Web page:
The Fine Line Between Off-Broadway and Regional Theatre

Special Features   The Fine Line Between Off-Broadway and Regional Theatre
 
Connecticut’s Long Wharf Theatre balances its regional status with Off-Broadway quality productions and New York transfers.
Meteor Shower HR
Josh Stamberg and Jenna Fischer Jim Cox

“Long Wharf endeavors to put on work that is a provocation,” says artistic director Gordon Edelstein. “After nearly every performance we have a conversation with the audience. It gives them a chance to remain in the theatre and use it as a place to continue to talk about and unpack their feelings about the show they’ve seen.”

Edelstein has been artistic director of Long Wharf Theatre in New Haven, Connecticut, for 15 seasons. His Broadway and Off-Broadway credits include Athol Fugard’s The Road to Mecca, the 2010 revival of The Glass Menagerie with Judith Ivey, and My Name Is Asher Lev. This season at the Long Wharf he has directed the premiere production of Steve Martin’s Meteor Shower, Brian Dennehy in Samuel Beckett’s Endgame, and, a Roundabout Theatre Company co-production, Napoli, Brooklyn, by Meghan Kennedy.

“Long Wharf also has a paradoxical place in the American theatre ecology,” Edelstein says. “On the one hand, we are truly a regional theatre or resident theatre. But we also have the quality of an Off-Broadway theatre. We’re so close to New York. And we’ve had a long history of bringing shows to New York. It’s in Long Wharf’s DNA to have that function.”

How does he plan a season? “I start from thinking about where our community, our region, and our country are at the moment. I always look to do plays that say something about what it’s like to be alive today. So I look for new plays as well as material from the classical repertoire that reflect the issues that are concerning people.”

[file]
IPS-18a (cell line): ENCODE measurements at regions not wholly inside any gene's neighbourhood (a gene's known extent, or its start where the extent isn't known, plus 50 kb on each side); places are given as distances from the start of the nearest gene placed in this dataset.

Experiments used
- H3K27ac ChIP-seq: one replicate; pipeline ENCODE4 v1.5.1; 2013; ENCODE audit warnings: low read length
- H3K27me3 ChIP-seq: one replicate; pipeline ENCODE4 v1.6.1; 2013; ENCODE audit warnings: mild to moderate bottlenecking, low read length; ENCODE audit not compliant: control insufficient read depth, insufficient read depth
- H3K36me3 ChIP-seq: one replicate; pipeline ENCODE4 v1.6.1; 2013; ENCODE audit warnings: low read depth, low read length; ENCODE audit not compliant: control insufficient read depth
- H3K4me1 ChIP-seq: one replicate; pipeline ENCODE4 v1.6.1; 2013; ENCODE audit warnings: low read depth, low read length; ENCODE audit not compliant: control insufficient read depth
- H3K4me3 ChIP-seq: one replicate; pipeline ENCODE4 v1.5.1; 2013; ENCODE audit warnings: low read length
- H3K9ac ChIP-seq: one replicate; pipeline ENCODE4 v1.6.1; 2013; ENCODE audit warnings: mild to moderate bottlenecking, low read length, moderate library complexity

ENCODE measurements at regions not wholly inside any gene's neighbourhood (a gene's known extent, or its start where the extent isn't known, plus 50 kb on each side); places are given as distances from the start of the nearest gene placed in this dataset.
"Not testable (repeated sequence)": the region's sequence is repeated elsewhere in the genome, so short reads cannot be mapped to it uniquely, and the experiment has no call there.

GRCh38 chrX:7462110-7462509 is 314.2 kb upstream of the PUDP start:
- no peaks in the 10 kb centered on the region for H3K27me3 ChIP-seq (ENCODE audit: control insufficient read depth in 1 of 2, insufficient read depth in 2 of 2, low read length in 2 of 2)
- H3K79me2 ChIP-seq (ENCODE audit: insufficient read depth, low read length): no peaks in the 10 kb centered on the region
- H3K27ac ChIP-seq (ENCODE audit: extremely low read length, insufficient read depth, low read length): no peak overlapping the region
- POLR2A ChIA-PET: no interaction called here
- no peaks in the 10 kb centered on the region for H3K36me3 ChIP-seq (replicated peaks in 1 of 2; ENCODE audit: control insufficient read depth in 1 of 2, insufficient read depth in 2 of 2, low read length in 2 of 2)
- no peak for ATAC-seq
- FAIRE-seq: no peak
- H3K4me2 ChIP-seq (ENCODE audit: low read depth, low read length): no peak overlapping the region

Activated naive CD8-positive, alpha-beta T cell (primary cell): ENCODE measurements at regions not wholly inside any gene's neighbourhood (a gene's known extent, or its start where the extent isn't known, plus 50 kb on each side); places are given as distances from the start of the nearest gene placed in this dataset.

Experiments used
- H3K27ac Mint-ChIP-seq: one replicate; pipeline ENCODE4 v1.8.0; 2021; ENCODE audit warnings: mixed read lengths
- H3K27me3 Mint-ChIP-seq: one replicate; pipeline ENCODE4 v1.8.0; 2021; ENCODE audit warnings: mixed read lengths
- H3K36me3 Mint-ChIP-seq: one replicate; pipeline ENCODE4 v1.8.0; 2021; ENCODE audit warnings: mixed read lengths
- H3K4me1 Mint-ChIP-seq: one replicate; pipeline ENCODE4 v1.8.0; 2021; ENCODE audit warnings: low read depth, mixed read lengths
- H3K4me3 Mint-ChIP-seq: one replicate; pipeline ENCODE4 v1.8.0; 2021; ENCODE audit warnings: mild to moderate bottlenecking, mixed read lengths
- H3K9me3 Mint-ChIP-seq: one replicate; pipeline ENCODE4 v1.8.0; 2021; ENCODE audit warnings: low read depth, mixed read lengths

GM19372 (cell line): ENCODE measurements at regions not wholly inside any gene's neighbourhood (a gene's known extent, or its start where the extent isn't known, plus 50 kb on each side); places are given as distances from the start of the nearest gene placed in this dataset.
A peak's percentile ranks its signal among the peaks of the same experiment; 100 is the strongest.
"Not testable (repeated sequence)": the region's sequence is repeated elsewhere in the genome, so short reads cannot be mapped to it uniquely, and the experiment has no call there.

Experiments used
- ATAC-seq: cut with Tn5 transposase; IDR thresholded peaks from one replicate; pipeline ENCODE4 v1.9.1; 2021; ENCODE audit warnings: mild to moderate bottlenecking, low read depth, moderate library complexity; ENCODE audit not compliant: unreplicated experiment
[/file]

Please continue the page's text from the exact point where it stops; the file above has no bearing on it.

He also tries to find plays “that our audience will respond to and enjoy. We recently did Endgame. The word ‘enjoy’ and Samuel Beckett are sometimes not in the same sentence. Nonetheless, it was a sold-out production. And our audience, if we can’t exactly use the word enjoy, were compelled by it. I personally seek out theatre experiences that compel, move, and provoke.”

Next month, with performances beginning May 3, Edelstein directs the new musical The Most Beautiful Room in New York, with book and lyrics by New Yorker writer Adam Gopnik and music by Broadway composer David Shire (Big, Baby). “It’s about a restaurant owner in New York City who is being pushed out because rents are becoming impossible for him. It’s very much a piece of this moment.”

The future? “All of us in the nonprofit sector are battling economic forces,” Edelstein says. “We’re very proud of the impact of our output, of the attention our work gets.”

So a major objective is getting “the resources that help us stay relevant and important and give us the tools to produce the work we want at the level we want.”

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